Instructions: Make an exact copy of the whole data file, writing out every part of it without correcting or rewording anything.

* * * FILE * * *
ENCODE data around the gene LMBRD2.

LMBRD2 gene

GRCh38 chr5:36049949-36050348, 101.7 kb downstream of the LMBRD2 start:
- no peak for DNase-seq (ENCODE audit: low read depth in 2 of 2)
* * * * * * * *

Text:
ENCODE data around the gene LMBRD2.

LMBRD2 gene

GRCh38 chr5:36049949-36050348, 101.7 kb downstream of the LMBRD2 start:
- no peak for DNase-seq (ENCODE audit: low read depth in 2 of 2)